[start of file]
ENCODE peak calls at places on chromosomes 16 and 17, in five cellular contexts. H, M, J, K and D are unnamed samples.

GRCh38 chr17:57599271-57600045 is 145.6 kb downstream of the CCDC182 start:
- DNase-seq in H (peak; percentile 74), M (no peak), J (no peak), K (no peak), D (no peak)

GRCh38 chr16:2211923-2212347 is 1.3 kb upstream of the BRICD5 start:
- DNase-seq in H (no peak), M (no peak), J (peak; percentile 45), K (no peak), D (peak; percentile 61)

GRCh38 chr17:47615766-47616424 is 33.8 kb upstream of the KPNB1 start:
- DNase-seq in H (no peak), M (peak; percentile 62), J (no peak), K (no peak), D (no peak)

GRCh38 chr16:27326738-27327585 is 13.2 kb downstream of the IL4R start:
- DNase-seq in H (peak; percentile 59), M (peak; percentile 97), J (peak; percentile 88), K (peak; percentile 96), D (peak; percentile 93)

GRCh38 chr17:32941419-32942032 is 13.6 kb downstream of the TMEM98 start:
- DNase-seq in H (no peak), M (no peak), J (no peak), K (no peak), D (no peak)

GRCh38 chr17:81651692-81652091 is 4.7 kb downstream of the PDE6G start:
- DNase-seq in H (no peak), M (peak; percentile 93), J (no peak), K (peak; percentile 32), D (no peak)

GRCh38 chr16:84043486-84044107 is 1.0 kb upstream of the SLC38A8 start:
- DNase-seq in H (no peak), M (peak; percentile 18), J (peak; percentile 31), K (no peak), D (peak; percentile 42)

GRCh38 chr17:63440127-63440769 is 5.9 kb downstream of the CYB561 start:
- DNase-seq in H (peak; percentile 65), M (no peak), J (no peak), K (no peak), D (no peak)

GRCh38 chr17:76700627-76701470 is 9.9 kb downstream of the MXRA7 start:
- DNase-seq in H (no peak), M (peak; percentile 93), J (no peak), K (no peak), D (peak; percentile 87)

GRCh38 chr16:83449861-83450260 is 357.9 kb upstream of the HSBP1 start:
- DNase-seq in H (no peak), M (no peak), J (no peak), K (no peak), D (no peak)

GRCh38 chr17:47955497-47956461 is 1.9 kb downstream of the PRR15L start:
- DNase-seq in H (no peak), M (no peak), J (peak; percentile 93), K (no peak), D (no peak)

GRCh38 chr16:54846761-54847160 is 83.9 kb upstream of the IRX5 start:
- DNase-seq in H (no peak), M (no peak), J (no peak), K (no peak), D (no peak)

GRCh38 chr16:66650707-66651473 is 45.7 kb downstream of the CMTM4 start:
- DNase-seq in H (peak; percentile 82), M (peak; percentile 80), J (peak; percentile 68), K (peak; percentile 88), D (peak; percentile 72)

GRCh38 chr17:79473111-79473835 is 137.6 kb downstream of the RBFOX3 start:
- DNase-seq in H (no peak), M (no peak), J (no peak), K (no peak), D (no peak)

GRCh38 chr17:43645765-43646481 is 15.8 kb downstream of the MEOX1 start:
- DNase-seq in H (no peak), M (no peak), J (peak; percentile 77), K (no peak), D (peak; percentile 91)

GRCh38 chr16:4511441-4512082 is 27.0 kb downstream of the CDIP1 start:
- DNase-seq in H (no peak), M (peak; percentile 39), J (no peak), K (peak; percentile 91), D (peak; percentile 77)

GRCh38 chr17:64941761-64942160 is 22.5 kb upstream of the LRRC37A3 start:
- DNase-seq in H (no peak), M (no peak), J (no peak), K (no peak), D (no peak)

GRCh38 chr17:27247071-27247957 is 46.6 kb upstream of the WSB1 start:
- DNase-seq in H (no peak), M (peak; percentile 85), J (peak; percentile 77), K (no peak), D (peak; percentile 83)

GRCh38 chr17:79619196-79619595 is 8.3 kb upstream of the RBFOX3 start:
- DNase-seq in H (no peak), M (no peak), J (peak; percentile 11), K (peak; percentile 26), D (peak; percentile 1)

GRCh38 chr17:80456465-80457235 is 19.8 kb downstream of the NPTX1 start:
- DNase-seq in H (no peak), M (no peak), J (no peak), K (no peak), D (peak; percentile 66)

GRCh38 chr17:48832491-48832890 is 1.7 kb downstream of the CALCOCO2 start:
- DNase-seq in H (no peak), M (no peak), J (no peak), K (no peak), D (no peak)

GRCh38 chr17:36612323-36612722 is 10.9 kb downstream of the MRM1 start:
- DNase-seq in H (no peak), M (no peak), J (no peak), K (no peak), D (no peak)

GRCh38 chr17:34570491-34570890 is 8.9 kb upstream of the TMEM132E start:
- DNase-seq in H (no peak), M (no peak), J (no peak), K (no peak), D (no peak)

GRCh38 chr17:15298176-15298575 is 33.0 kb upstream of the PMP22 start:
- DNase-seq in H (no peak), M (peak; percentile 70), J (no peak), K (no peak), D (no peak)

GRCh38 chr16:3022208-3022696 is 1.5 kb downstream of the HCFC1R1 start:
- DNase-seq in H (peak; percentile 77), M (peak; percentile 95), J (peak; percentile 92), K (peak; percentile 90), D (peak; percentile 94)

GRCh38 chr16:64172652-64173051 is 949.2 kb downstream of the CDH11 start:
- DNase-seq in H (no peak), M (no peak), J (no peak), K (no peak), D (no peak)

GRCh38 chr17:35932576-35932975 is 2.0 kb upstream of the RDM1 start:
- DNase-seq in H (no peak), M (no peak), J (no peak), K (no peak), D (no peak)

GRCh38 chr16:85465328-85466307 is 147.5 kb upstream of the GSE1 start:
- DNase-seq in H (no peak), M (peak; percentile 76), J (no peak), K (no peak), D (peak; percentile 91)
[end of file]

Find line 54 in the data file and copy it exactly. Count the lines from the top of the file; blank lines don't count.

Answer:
GRCh38 chr17:35932576-35932975 is 2.0 kb upstream of the RDM1 start: